The blog provides transparency between the company and our key stakeholders: employees and customers.

Toby/Diva Marketing: How will the culture of blogs and social media influence and support Chrysler’s master marketing plan?

Jackie Headapohl: Chrysler’s been using blogs and social media on a limited basis for the past few years to better connect with the marketplace. Voices of Chrysler is an extension of that. And while our past blogging efforts were mainly tied to specific marketing programs, Voices of Chrysler is an open-ended strategy to communicate with the public; it’s not really tied to a marketing effort.

Toby/Diva Marketing: Participating in a conversation – on a blog or over a cup of coffee – often times means that opposing views may occur. I noticed that Voices of Chrysler is allowing “negative comments.” Understanding that a conversation is responsive communication how will Chrysler ensure that the concerns of its community, as well as, the positive feedback and ideas are heard?

Voices of Chrysler Reader Comment: “I think blogs like these are an excellent idea. They make customers feel like the company is actually listening to them and cares about their opinion.”

Jackie Headapohl: We feel we can learn from open and honest feedback—good or bad. Currently, we’re trying to respond to comments by posting blog entries that address the concerns/interests we see coming in. Comments that come in with specific, personal issues are being forwarded to our Customer Assistance Center for resolution. Eventually, you can expect to see blog posters responding in real time for a two-way conversation.

Toby/Diva Marketing:  The blogosphere is community where people do exchange ideas. Will Chrysler bloggers participate in conversations outside of Voices? In other words, will we find Chrysler bloggers commenting on relevant posts on other blogs?

Jackie Headapohl: I think as our posters become more accustomed to life in the blogosphere we’ll start to see that happening. We have a lot of car nuts here, and there are many fantastic enthusiast blogs out there they’d probably enjoy participating in.

Toby/Diva Marketing: In addition to “text blogs” you’re including videos and there is a link to a podcast feed. How will you use each of these “channels” to support your social media strategy? Will the type of information and “speakers” be different?

Jackie Headapohl:  Text and photos will be our main methods of communicating since those are the fastest ways of getting our messages across. Podcasts are definitely on the menu, as well, and will be used for interviews that don't necessarily have strong visuals associated with the subject matter. “Speakers” could be anyone who has something interesting to share. We think video is best for pointing out product features and giving our readers the ability to experience events vicariously they didn't have the opportunity to attend—product reveals at auto shows for example.

Toby/Diva Marketing: I noticed that videos produced by Chrysler are housed on YouTube. Why did Chrysler choose to use YouTube as a distribution channel instead serving in-house?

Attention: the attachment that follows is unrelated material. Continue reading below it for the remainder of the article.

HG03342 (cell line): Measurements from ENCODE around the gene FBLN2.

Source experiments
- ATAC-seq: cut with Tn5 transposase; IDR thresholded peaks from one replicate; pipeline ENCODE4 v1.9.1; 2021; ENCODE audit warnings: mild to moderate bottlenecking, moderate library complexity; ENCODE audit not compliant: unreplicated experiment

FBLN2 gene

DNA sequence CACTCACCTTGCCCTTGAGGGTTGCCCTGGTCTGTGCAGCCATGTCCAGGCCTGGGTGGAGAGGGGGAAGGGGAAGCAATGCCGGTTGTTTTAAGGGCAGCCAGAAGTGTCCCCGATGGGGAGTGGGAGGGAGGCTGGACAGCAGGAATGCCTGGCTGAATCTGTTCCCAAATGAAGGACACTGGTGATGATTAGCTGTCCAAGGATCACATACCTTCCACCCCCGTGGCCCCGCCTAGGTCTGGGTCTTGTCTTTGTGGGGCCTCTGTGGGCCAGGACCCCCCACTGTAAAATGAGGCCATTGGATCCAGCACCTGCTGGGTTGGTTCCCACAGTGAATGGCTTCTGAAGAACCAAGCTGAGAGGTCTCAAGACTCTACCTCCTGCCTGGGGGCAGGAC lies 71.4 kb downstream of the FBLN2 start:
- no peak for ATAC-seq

Jackie Headapohl: YouTube serves our purposes two ways. First, it’s free. Second, it exposes our videos to a huge global audience.  A lot of the folks who view videos on YouTube might not necessarily surf auto-specific sites, and we’d miss them.  However, we are building an in-house video hosting system, which will come on line soon. But we’ll continue to post video to YouTube, as well.

Toby/Diva Marketing: It seems as though your blog authors are one-time authors. Since there is not a bio page I can't tell if these are what might be called "guest bloggers."

Jackie Headapohl: You're correct that these are guest bloggers. We plan to have a calendar search feature, but it's not available yet. We're going to be adding enhancements in the very near future, including a space for a bio.

Toby/Diva Marketing: There is much discussion about the importance of the “M word” measurement when it comes to defining success of a social media strategy. Those analytics may not follow traditional website metrics or even internet metrics. Has Chrysler defined what “success” is and those key factors that you’ll be watching?

Jackie Headapohl: We’ll be watching several things. For us, a constant flow of comments since the blog’s launch is an early success.  It shows there was a pent-up demand by the public to communicate with us. Going forward, our success will be measured by the number and quality of the comments, links from other blogs and websites, how well the blog is received in the blogosphere, and of course, traffic.  We also will measure the success of this blog the same as we do the blog, TheFirehouse.biz, (our media blog launched two years ago), by how Chrysler is portrayed in the media and if our messages are being picked up in their stories.

Questions From Diva Marketing’s Community

Thanks for your questions and/or inspiration for questions: Lewis Green, TIffany Monhollon, Geoff Livingston, Jody DeVere, Shel Holtz

Diva Marketing: I was very interested in their approach of having employees from throughout the company contribute to the blog. She said one of the best things about that aspect was that it helped build many different audience segments because different people identified with the personalities and jobs of the different authors. I wonder how deep Chrysler will get into this or if it will be mainly VPs.